Figure 1-4. Left-rear quadrant of the D925XECV2 motherboard (graphic courtesy of Intel Corporation)
The right-rear quadrant of the motherboard, shown in Figure 1-5, is dominated by the processor socket (lower right), the heatsink for the north bridge chip (bottom left), and a top view of the rear I/O panel (top). The group of three white connectors at the upper left are, from left to right, the rear case fan connector, the alternate power connectorused to provide additional current to the motherboard if the power supply has a 20-pin main power connector rather than a 24-pin connectorand the ATX12V power connector.
Figure 1-5. Right rear quadrant of the D925XECV2 motherboard (graphic courtesy of Intel Corporation)
Figure 1-6 shows the rear I/O panel connectors. Legacy PS/2 mouse (top) and keyboard connectors are visible at the far left. The second group of connectors includes a parallel (LPT) port at the top and a 9-pin serial port at the lower left. At the bottom right of this group are coax (round) and optical (square) digital audio-out ports. The third group of connectors are all audio connectors, which can be configured for various functions. The fourth group of connectors has a FireWire connector at the top, with two USB 2.0 connectors beneath it. The fifth group of connectors has a gigabit Ethernet connector at the top, with two more USB 2.0 connectors beneath it.
Figure 1-6. Rear I/O panel connectors (graphic courtesy of Intel Corporation)
It took longer than it should have, but the I/O connectors on many motherboards now use a more-or-less standardized color code, shown in Table 1-2.
Obviously, manufacturers make some case-by-case exceptions. The coax digital audio-out connector on this motherboard, for example, is orange, which should make it a speaker out/subwoofer. Similarly, one of the audio connectors is bright yellow, which should make it a video-out connector. Oh, well.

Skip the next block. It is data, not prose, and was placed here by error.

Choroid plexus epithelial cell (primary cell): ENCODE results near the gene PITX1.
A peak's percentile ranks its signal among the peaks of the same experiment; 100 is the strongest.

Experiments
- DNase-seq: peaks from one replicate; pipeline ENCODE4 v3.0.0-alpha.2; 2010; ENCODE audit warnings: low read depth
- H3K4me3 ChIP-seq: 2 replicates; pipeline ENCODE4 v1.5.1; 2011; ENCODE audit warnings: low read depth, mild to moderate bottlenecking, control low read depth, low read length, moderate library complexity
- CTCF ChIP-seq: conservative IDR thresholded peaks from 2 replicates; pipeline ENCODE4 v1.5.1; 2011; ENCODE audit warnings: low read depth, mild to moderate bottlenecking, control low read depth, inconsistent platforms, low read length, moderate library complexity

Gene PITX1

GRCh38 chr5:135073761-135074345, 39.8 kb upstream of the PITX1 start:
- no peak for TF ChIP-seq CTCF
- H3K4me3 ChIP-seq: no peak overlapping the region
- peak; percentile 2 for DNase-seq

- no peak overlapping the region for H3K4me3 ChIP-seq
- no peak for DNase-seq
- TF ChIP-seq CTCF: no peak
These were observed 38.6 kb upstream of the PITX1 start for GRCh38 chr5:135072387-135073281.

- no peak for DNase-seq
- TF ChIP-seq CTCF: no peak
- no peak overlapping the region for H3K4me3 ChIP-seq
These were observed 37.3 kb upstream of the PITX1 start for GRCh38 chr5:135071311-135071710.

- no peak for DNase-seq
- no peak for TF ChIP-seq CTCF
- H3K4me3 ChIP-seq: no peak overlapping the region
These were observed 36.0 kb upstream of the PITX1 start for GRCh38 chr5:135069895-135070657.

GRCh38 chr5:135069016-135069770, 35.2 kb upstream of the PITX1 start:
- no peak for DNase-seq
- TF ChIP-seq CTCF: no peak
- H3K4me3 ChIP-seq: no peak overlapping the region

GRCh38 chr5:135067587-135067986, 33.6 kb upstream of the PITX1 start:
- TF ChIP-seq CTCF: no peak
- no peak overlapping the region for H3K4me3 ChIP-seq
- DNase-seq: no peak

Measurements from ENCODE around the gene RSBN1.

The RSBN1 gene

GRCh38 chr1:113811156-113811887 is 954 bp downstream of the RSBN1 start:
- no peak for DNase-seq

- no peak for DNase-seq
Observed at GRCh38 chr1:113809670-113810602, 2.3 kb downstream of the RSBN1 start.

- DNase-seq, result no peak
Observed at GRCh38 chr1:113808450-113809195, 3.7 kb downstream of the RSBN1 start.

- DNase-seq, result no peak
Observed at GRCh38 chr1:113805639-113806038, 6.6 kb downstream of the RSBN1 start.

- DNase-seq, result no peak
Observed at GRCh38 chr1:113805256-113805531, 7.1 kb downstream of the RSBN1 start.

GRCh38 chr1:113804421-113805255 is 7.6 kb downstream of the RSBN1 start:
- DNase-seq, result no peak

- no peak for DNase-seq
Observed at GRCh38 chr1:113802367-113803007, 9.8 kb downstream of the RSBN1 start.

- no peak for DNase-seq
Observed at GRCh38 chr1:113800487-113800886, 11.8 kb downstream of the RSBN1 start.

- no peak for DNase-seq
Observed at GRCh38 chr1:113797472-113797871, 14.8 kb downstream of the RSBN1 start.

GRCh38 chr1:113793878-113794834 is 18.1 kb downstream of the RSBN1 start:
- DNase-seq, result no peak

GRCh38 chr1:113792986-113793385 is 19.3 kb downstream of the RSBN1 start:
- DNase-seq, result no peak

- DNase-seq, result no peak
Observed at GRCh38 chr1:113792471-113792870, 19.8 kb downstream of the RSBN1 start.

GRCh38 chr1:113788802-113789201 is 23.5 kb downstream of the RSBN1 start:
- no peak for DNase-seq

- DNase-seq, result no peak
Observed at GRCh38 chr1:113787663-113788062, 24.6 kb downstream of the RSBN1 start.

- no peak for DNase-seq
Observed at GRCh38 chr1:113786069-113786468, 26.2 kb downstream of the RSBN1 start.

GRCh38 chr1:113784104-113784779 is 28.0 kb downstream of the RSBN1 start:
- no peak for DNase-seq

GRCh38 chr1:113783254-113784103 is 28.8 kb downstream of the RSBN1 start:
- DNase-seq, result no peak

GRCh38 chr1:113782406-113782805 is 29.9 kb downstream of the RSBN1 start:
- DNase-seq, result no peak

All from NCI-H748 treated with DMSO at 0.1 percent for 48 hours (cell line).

The left-front quadrant of the motherboard is shown in Figure 1-7. The round object at the lower right is the battery. The large chip immediately to its left is the Firmware Hub (FWH), with the orange BIOS Setup Configuration jumper block below it. The white object to the left of the jumper block is the front case fan power connector. Above that power connector is the Trusted Platform Module (TPM) chip, and a group of four Serial ATA interface connectors appears to the left of the TPM chip and power connector. The large silver object at right center is the heatsink for the ICH6 south bridge chip. The black header pin connector to the left of the south bridge heatsink is one front-panel USB connector, with a second identical connector below it. The multicolored jumper block at the center bottom edge of the motherboard is the front-panel connector.
Figure 1-7. Left-front quadrant of the D925XECV2 motherboard (graphic courtesy of Intel Corporation)
Figure 1-8 shows the right-front quadrant of the motherboard, with the two Channel A memory slots at the top and two Channel B memory slots beneath them. The large chip at the lower right is the supplemental I/O controller chip, with the white ATX main power connector to its left. The black ATA interface connector is at the bottom-left edge of this image, with the floppy drive interface connector immediately to its right.
Figure 1-8. Right-front quadrant of the D925XECV2 motherboard (graphic courtesy of Intel Corporation)